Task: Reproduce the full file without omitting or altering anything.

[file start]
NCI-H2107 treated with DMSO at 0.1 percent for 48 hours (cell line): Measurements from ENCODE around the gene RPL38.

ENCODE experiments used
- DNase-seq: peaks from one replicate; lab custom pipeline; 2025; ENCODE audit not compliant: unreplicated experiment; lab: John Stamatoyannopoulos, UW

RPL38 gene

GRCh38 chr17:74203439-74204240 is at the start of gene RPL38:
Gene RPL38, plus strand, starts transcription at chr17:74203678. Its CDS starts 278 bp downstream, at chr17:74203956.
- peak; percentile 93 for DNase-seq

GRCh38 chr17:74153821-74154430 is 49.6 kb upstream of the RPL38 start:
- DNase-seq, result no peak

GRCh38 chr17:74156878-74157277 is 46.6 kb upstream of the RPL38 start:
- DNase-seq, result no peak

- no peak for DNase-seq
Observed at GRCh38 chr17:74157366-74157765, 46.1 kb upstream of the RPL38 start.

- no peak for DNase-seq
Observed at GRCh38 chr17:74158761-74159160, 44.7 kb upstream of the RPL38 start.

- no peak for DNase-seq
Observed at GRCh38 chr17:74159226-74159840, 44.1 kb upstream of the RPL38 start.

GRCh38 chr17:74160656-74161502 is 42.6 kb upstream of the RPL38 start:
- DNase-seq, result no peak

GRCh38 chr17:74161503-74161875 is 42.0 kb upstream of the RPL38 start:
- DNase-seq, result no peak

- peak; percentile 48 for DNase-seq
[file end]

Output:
NCI-H2107 treated with DMSO at 0.1 percent for 48 hours (cell line): Measurements from ENCODE around the gene RPL38.

ENCODE experiments used
- DNase-seq: peaks from one replicate; lab custom pipeline; 2025; ENCODE audit not compliant: unreplicated experiment; lab: John Stamatoyannopoulos, UW

RPL38 gene

GRCh38 chr17:74203439-74204240 is at the start of gene RPL38:
Gene RPL38, plus strand, starts transcription at chr17:74203678. Its CDS starts 278 bp downstream, at chr17:74203956.
- peak; percentile 93 for DNase-seq

GRCh38 chr17:74153821-74154430 is 49.6 kb upstream of the RPL38 start:
- DNase-seq, result no peak

GRCh38 chr17:74156878-74157277 is 46.6 kb upstream of the RPL38 start:
- DNase-seq, result no peak

- no peak for DNase-seq
Observed at GRCh38 chr17:74157366-74157765, 46.1 kb upstream of the RPL38 start.

- no peak for DNase-seq
Observed at GRCh38 chr17:74158761-74159160, 44.7 kb upstream of the RPL38 start.

- no peak for DNase-seq
Observed at GRCh38 chr17:74159226-74159840, 44.1 kb upstream of the RPL38 start.

GRCh38 chr17:74160656-74161502 is 42.6 kb upstream of the RPL38 start:
- DNase-seq, result no peak

GRCh38 chr17:74161503-74161875 is 42.0 kb upstream of the RPL38 start:
- DNase-seq, result no peak

- peak; percentile 48 for DNase-seq